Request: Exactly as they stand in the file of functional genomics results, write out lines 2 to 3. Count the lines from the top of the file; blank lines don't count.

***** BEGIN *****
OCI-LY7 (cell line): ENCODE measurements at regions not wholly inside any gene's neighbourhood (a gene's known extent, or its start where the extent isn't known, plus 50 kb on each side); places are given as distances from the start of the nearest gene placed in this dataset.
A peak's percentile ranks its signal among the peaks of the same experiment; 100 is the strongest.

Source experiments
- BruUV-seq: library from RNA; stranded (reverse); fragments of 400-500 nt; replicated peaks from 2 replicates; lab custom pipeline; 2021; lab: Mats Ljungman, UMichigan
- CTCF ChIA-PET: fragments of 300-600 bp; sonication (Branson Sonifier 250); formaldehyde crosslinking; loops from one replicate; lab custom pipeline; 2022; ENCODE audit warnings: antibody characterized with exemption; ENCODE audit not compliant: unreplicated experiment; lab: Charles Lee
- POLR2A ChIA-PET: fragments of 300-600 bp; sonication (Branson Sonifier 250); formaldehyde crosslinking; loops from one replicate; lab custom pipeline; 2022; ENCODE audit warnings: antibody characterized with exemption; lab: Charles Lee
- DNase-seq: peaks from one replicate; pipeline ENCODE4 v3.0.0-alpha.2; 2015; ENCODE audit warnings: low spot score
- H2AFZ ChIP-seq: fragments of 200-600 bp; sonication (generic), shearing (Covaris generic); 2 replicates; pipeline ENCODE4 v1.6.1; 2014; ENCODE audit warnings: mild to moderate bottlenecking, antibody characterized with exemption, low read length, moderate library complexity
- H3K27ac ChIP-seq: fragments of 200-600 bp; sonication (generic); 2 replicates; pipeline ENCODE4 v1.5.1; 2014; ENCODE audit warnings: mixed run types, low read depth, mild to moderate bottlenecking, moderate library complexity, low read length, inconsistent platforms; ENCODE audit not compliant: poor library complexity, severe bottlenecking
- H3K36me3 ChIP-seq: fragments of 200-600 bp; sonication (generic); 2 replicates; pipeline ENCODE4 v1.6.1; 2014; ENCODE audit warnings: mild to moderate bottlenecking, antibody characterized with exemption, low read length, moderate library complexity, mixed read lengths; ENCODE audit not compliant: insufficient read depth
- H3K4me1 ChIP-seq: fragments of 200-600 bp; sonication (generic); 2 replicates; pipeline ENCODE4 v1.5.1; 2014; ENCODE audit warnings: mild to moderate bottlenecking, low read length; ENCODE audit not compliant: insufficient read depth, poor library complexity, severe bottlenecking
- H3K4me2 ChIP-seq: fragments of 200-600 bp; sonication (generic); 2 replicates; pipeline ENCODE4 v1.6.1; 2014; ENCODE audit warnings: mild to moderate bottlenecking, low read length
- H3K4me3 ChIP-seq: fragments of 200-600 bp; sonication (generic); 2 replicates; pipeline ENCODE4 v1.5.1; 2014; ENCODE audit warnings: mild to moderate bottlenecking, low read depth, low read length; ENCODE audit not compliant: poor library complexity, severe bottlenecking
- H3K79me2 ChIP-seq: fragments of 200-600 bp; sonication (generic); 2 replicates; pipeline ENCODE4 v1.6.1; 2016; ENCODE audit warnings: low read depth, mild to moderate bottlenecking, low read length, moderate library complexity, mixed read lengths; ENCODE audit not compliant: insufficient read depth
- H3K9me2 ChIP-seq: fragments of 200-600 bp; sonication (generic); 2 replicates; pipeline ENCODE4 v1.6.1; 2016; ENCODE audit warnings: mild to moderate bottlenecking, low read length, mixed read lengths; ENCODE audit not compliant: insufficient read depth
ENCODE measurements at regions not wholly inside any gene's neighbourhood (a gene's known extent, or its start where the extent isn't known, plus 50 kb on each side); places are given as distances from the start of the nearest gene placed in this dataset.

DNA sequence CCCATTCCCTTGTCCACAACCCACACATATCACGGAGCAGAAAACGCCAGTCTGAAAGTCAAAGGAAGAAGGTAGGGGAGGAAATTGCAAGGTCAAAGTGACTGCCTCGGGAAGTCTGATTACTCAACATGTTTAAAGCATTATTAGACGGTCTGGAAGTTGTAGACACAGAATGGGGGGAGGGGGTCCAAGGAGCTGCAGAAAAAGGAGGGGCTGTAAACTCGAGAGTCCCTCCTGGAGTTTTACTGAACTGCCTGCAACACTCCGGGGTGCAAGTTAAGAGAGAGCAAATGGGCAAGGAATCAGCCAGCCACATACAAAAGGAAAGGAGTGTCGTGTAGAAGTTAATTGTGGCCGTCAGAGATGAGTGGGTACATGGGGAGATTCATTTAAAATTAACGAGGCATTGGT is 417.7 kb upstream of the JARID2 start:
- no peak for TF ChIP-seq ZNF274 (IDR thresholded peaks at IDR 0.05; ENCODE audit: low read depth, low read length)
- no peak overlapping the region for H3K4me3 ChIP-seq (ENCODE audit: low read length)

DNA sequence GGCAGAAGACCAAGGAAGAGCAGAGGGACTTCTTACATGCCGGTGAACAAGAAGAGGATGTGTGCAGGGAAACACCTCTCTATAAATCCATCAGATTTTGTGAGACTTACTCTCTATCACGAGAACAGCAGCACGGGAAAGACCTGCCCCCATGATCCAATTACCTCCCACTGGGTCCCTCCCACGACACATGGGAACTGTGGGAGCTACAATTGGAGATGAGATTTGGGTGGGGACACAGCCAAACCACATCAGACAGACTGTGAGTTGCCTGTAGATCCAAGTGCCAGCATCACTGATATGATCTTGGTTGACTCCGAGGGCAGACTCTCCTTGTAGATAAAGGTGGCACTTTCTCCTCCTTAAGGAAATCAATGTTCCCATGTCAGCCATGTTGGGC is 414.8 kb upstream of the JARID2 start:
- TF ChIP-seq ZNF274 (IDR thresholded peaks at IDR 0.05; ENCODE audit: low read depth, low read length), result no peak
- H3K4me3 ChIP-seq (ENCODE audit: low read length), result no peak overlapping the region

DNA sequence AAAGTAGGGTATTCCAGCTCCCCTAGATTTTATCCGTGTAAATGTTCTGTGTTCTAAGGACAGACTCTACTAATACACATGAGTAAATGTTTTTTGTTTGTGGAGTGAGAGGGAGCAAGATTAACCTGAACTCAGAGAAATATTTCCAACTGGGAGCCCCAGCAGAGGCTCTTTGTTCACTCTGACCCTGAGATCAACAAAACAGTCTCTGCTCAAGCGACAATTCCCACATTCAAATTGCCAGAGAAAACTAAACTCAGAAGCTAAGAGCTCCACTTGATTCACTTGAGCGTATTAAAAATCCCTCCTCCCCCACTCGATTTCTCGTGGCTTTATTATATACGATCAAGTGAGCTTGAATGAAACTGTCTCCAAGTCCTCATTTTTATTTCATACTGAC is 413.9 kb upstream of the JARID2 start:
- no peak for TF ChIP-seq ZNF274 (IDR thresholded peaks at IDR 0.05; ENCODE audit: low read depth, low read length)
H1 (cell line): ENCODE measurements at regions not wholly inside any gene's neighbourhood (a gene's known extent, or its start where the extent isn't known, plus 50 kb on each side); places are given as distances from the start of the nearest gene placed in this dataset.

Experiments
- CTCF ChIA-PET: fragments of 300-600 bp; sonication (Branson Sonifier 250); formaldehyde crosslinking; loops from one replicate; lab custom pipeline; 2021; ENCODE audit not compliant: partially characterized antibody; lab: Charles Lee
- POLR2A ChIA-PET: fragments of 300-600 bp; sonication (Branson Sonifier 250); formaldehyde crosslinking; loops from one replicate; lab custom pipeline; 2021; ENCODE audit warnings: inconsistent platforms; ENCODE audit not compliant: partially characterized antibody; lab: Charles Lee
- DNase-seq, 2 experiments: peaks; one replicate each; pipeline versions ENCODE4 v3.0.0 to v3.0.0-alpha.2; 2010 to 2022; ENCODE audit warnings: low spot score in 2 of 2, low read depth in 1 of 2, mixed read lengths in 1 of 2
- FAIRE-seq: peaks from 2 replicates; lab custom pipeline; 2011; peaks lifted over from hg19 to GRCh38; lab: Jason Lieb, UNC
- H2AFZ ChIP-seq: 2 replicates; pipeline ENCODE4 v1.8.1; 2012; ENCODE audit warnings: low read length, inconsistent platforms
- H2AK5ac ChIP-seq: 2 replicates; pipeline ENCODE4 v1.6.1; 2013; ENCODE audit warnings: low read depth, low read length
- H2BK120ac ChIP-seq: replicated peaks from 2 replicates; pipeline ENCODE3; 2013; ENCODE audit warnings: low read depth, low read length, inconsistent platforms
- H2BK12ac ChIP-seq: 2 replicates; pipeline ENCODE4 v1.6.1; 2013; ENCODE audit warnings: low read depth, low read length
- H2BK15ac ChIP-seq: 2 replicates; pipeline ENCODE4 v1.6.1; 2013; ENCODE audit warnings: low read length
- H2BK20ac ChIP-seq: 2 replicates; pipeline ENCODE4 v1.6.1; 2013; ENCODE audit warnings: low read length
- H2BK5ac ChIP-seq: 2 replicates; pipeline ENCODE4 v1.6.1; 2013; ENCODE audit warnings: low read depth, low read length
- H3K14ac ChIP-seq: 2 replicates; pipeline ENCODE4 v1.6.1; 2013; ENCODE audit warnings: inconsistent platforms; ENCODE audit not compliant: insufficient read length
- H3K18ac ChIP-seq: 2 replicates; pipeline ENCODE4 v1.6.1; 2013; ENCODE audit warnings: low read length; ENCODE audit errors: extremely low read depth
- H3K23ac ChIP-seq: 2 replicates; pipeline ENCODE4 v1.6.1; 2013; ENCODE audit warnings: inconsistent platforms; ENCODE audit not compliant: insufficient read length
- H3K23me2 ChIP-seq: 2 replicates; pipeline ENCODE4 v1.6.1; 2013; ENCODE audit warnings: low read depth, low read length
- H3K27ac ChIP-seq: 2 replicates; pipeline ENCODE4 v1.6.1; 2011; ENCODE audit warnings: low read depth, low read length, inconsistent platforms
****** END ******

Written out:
A peak's percentile ranks its signal among the peaks of the same experiment; 100 is the strongest.

Source experiments